While there has been much excitement about the new medication for postpartum depression — brexanolone, marketed by Sage Therapeutics as Zulresso — it has not been widely available because it requires medical supervision during its intravenous infusion. However, an oral version of this novel antidepressant – SAGE 217 or zuranolone – has been finishing up its Phase 3 trials and hopefully will be available in the near future. Like brexanolone, SAGE-217 is a neurosteroid, an analogue of allopregnanolone which is a positive allosteric modulator of the GABA-A receptor. What distinguishes SAGE-217 from brexanolone is that it has much better oral bioavailability and thus does not have to be administered intravenously. It can be taken as an oral medication, just like conventional antidepressants.
Neurosteroids, also known as neuroactive steroids, constitute a class of steroid hormones produced in the brain and endocrine tissues which can modulate neurotransmission. Animal studies have demonstrated that neurosteroids have a broad range of activities, including antidepressant, anxiolytic, sedative, analgesic, anticonvulsant, neuroprotective, and neuroproliferative effects. Brexanolone and zuranolone are neuroactive steroids derived from allopregananolone for and are effective for the treatment of postpartum depression.
Similar neurosteroids may be effective for the treatment of premenstrual dysphoric disorder (PMDD):
More Data on the Reproductive Safety of Gabapentin
Although gabapentin (Neurontin) is now used in a wide variety of clinical settings — for epilepsy, pain management, anxiety, sleep disturbance – there has been relatively little information regarding its reproductive safety, until a recent study from Patorno and colleagues. Using data from the US Medicaid Analytic eXtract (MAX) dataset, a population-based study of 1,753,865 Medicaid-eligible pregnancies examined the risk of major congenital malformations associated with gabapentin exposure during the first trimester. Data collected from a total of 4,642 pregnancies with first trimester gabapentin exposureindicated no evidence of an association between gabapentin exposure during early pregnancy and overall risk of major malformations.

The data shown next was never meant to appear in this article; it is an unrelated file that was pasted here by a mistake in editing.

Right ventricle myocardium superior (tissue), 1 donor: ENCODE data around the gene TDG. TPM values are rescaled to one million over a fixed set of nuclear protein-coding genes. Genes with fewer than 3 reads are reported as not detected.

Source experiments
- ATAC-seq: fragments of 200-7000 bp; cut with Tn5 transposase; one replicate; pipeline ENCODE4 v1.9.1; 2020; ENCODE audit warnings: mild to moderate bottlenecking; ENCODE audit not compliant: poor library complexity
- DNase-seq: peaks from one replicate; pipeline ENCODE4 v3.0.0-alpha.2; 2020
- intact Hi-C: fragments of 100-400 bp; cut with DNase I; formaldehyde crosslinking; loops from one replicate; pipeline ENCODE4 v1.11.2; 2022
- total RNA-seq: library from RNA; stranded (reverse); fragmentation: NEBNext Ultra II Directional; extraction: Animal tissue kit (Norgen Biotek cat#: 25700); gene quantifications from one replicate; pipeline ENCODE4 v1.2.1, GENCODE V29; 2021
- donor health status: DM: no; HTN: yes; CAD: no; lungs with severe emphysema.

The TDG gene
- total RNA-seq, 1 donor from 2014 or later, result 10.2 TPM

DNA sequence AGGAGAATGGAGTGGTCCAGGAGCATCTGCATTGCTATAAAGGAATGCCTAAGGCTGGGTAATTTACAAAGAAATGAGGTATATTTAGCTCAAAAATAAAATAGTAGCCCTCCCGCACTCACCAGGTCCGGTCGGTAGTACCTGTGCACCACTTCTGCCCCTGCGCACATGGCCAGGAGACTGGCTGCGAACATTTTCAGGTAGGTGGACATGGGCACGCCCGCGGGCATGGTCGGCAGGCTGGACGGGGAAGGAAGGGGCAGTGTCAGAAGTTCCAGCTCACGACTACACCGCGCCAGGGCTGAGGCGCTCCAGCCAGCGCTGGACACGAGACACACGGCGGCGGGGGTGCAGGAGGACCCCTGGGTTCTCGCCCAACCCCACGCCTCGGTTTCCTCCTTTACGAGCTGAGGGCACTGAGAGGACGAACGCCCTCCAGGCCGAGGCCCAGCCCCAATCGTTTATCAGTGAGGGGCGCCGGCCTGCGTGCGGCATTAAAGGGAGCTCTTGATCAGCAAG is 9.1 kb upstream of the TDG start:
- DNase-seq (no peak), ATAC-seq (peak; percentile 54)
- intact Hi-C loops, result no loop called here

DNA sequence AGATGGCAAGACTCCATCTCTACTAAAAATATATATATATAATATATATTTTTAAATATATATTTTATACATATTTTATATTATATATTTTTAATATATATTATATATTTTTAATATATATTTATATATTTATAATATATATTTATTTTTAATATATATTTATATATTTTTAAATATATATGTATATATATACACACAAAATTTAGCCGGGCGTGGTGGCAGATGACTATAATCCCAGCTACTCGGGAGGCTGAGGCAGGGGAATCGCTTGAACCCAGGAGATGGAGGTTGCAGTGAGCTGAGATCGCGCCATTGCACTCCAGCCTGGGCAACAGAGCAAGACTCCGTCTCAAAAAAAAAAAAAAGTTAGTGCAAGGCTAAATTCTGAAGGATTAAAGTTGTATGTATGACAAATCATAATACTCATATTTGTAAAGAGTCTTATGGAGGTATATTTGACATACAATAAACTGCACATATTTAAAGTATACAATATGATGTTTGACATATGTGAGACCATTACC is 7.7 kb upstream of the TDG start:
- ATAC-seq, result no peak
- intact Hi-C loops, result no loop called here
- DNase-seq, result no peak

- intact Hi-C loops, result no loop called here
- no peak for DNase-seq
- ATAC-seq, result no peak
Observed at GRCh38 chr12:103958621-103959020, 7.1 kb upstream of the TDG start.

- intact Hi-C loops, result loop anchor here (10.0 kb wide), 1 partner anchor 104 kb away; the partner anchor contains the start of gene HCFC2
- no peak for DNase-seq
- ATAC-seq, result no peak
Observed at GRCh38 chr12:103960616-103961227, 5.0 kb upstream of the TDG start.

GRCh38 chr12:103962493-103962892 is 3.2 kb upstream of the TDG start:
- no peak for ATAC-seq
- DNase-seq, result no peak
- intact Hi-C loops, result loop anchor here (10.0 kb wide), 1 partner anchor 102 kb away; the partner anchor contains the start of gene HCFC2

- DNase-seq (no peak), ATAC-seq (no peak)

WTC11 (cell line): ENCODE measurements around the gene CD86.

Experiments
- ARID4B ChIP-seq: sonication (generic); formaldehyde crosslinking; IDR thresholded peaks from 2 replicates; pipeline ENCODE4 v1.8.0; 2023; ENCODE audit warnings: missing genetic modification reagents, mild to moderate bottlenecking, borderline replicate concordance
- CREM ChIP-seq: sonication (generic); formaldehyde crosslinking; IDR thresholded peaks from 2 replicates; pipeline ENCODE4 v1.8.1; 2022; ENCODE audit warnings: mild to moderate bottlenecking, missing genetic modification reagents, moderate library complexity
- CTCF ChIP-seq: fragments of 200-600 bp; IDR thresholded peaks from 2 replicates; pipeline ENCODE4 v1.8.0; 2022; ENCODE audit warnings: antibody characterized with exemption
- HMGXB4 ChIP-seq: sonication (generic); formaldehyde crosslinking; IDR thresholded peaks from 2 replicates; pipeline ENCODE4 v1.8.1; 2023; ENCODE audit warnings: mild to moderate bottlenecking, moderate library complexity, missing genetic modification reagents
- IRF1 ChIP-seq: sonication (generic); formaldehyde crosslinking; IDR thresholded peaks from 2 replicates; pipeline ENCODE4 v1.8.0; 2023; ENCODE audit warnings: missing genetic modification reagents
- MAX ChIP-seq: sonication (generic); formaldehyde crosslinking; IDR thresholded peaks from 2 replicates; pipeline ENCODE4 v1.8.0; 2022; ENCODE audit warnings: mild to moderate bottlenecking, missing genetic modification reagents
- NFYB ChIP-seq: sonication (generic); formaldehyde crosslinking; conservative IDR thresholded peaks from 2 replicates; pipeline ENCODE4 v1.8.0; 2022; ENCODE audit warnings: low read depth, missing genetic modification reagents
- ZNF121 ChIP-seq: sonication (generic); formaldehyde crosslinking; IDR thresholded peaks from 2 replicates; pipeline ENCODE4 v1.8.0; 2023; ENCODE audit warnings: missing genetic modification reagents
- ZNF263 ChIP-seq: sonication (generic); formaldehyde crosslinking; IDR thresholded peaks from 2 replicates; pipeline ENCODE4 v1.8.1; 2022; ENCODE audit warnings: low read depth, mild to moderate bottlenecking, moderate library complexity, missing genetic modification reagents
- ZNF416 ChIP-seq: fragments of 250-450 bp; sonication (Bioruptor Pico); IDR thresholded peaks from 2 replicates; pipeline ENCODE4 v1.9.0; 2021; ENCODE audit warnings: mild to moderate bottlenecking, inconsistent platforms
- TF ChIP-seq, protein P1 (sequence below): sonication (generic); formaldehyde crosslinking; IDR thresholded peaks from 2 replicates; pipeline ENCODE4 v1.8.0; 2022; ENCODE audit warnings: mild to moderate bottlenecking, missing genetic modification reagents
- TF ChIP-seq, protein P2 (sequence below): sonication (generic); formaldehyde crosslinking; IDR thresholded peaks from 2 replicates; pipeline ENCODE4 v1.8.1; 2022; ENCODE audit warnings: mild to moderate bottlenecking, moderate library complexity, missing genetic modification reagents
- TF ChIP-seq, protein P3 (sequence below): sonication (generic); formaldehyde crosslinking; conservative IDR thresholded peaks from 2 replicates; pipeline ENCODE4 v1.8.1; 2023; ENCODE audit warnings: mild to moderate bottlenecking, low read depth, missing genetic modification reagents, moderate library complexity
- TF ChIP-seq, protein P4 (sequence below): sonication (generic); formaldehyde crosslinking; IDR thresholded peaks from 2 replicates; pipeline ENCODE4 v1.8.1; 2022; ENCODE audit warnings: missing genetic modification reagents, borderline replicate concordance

Examining the Impact of Prenatal Antidepressant Exposure on Long-Term Outcomes in Children
In a recent study, Rommel and colleagues present a systematic review examining the long-term effects of prenatal exposure to antidepressants on physical, neurodevelopmental, and psychiatric outcomes in children 4 years of age or older, summarizing data from a total of 34 studies.
New Strategies for the Management of Menopausal Symptoms
About 80% of women experience vasomotor symptoms (VMS) – hot flashes and night sweats — as they transition into the menopause phase. For most, the symptoms are manageable, but for a sizable subset of midlife women, these symptoms can negatively affect sleep, mood, cognitive abilities, sexual functioning, and overall quality of life. While several recent articles suggest that the burden of menopausal symptoms is greater than generally perceived, we have a limited number of options when it comes to treating troublesome menopausal symptoms.